Photo: pxhere.com

Pokemon GO instantly took over the world when it was introduced to the Google Play and iOS App stores in July 2016. According to Guinness World Records, the Niantic, Inc.-made app made $207 million in revenue in its first month, the most of any mobile game in history. But in four years since, the augmented reality phenomenon has, for many, become a thing of the past.

In 2020, mainly since the beginning of the COVID-19 pandemic, Pokemon GO has made a resurgence. According to Sensor Tower, the app has made $445 million in the first half of 2020 and is on pace for its most lucrative year ever. Much of Pokemon GO’s bounce-back can be credited to new features that bring players back to the game, like new generations of Pokemon and stay-at-home game modes. 

Niantic has altered several in-game features to account for social distancing mandates and in-person gathering limitations. For example, players can access PokeStops, gyms, and raids from further away than ever before. Rather than needing to be within a few feet of these spots, users can access them from several dozen yards away in order to keep their distance.

Raids, a popular feature introduced in 2017 in which players meet team up with others to take down a super-strong, rare Pokemon, have been made infinitely easier to participate in. Using a remote raid pass (cost 100 PokeCoins or one dollar), players can partake in any raid listed in the “nearby” section of the app. If you live near a town center, park, or in a city, there are likely many raids taking place around you at any given time.

Other adaptations due to COVID-19 include the increased likelihood of any Pokemon spawning in any location, and free daily gifts. These two changes make it far easier for players to complete Field Research objectives, which include catching a specific type of Pokemon each day or making five “great” PokeBall throws.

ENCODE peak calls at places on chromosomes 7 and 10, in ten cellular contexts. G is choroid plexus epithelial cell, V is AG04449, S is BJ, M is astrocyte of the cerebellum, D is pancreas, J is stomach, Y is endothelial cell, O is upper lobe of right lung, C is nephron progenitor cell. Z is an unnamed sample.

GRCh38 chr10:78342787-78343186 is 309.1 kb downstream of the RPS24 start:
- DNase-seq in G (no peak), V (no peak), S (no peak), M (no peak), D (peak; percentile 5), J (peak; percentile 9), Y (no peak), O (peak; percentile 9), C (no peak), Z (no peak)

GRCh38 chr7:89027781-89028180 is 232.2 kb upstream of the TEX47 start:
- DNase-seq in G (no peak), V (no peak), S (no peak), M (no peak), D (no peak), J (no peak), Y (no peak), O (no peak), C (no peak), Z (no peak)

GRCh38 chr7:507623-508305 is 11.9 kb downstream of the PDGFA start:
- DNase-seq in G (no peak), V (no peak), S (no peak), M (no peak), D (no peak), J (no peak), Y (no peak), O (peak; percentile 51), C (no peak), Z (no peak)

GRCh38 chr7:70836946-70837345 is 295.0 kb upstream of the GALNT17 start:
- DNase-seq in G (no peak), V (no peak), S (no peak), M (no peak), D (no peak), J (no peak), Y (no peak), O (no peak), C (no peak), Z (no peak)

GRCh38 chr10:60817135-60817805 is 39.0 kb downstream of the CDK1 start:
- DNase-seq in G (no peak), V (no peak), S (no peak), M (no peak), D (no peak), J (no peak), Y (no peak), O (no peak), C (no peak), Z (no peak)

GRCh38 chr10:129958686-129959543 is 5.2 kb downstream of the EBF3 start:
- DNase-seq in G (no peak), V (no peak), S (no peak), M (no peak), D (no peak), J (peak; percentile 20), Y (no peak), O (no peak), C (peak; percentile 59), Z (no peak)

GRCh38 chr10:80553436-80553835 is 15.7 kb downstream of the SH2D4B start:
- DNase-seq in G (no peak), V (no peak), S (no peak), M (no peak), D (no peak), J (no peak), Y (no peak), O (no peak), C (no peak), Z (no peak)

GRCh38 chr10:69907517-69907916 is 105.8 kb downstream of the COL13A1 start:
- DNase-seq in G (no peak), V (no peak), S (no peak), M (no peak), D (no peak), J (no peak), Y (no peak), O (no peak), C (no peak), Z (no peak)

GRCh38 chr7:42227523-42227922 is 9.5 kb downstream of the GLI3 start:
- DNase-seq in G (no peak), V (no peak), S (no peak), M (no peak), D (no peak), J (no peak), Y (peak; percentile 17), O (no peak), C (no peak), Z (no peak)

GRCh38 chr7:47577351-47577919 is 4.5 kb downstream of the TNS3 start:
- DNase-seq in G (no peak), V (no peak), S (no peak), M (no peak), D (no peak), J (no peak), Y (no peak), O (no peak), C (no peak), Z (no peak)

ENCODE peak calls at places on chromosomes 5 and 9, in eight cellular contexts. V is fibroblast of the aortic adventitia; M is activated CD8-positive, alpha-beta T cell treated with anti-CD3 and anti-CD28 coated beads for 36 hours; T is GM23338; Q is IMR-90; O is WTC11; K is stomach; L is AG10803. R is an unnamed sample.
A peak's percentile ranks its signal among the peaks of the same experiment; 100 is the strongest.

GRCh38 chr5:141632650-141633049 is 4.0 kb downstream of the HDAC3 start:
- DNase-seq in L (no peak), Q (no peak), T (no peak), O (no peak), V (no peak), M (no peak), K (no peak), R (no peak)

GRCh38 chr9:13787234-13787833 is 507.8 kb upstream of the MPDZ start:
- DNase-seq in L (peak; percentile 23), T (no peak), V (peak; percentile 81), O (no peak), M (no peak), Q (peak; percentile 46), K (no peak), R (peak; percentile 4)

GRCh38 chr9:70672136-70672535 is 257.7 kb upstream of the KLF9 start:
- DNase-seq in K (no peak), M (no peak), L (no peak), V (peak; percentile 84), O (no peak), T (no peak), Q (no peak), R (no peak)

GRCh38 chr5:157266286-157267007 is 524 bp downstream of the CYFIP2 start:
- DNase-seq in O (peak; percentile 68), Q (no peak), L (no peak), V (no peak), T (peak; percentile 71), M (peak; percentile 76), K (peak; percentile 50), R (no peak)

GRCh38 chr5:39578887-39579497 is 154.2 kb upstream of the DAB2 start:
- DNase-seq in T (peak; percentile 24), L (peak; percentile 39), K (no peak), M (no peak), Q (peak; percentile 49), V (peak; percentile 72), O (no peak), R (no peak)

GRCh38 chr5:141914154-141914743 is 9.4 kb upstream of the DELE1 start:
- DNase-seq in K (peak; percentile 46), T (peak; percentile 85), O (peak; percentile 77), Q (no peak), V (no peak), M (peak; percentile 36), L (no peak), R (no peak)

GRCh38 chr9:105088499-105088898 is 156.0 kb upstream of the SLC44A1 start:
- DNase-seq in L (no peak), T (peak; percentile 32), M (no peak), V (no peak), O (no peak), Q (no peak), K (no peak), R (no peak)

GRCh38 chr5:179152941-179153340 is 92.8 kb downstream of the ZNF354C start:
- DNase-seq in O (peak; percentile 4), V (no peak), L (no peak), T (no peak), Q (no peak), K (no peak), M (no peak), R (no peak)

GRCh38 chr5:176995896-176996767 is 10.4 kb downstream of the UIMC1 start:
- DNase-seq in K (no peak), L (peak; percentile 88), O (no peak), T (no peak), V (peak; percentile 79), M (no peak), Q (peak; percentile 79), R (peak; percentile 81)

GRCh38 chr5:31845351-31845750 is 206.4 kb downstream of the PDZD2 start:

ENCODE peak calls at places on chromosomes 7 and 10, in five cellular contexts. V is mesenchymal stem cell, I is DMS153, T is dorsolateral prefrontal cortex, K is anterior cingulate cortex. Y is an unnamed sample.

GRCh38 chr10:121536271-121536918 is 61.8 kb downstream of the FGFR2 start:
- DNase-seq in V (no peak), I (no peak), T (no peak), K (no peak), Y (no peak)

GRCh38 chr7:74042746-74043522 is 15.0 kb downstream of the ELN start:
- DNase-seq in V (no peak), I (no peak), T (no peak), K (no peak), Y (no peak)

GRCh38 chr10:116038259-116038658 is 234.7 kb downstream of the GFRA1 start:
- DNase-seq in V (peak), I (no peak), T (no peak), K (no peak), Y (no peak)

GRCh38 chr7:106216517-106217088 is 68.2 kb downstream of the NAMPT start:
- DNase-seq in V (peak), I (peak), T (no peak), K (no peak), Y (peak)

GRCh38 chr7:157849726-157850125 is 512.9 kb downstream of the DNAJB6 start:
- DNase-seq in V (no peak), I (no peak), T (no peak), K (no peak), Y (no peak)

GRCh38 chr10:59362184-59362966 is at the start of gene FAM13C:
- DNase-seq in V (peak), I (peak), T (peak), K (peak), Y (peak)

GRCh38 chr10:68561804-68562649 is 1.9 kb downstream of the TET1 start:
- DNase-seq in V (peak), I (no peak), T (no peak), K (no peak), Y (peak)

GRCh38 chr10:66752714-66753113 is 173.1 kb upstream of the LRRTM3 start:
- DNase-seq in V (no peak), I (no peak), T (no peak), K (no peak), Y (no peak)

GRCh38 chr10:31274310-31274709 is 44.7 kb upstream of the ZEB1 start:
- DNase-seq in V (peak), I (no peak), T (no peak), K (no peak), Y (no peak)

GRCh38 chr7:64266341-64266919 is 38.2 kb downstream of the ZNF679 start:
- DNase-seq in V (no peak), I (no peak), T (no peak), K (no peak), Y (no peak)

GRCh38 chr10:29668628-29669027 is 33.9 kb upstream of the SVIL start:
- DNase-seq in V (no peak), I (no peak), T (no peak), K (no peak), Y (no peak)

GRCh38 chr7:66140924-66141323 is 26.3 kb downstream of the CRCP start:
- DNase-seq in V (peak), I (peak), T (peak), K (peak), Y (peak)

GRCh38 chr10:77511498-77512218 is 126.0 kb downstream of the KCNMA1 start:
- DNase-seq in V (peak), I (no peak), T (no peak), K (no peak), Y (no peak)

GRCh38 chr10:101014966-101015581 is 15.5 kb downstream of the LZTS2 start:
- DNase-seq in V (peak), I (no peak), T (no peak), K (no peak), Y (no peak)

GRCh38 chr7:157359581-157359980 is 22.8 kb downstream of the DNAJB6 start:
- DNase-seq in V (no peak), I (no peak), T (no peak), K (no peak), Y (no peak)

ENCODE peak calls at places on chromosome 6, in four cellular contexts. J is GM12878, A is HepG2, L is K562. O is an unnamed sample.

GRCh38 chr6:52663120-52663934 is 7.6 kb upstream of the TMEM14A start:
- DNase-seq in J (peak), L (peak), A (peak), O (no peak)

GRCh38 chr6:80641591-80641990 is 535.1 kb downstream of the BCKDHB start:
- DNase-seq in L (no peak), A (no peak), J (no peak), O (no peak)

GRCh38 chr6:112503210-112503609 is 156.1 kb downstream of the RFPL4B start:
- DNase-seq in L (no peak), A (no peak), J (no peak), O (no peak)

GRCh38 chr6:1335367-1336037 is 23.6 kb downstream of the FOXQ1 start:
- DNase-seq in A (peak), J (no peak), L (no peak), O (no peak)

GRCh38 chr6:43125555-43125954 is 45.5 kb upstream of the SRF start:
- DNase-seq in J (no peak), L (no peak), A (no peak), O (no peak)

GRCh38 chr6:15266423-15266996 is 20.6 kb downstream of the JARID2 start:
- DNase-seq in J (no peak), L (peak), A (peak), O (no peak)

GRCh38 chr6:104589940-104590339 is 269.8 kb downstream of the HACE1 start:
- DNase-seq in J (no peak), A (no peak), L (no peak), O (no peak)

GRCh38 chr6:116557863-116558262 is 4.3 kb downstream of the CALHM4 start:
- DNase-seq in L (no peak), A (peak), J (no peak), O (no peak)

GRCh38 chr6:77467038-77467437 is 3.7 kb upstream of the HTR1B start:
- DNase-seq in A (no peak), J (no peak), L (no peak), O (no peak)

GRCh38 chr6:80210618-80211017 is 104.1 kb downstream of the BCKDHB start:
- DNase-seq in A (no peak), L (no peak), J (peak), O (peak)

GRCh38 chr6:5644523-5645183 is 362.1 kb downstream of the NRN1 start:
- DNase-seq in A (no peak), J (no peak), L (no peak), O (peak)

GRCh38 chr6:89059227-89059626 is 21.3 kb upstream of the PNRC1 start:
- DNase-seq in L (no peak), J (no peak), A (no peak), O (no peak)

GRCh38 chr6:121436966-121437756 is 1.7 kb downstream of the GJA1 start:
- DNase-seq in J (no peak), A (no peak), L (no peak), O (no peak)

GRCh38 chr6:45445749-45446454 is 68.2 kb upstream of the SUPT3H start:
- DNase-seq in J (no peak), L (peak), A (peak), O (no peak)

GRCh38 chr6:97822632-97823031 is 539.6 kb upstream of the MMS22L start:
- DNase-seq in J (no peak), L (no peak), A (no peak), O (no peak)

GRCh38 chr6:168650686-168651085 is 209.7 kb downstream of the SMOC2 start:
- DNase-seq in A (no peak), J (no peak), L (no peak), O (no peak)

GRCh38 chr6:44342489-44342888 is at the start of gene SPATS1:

Because players are not out of the house as often as before, they can turn on “adventure sync” to track their steps around their home and quickly hatch eggs. In the Field Research tab of Pokemon Go, Niantic lists nine “bonuses,” a feature that did not exist before. Among these bonuses are “½ Hatch Distance,” meaning a 5-kilometer egg only requires walking 2.5 kilometers to hatch, and “2x Incense duration,” meaning the usual 30-minute length of an Incense is doubled to one hour.

One of Niantic’s biggest moneymakers, the annual Pokemon GO Fest, had to adapt greatly. In past years, players gather in one specific city and walk around searching for Pokemon, spinning PokeStops, and completing objectives. In Niantic’s stay-at-home version of Pokemon Go Fest, which took place on July 25-26, it’s all online. Regardless of where you reside, users experienced “rotating habitats,” allowing them to catch different types of Pokemon every hour. 

Recently, companies like Niantic, which previously relied on people getting out of their homes, congregating, walking, and driving around, have had to adapt. Their creativity in changing Pokemon GO to accommodate the new world we live in has been spectacular, and it has resulted in a resurgence of a mobile app many had forgotten about.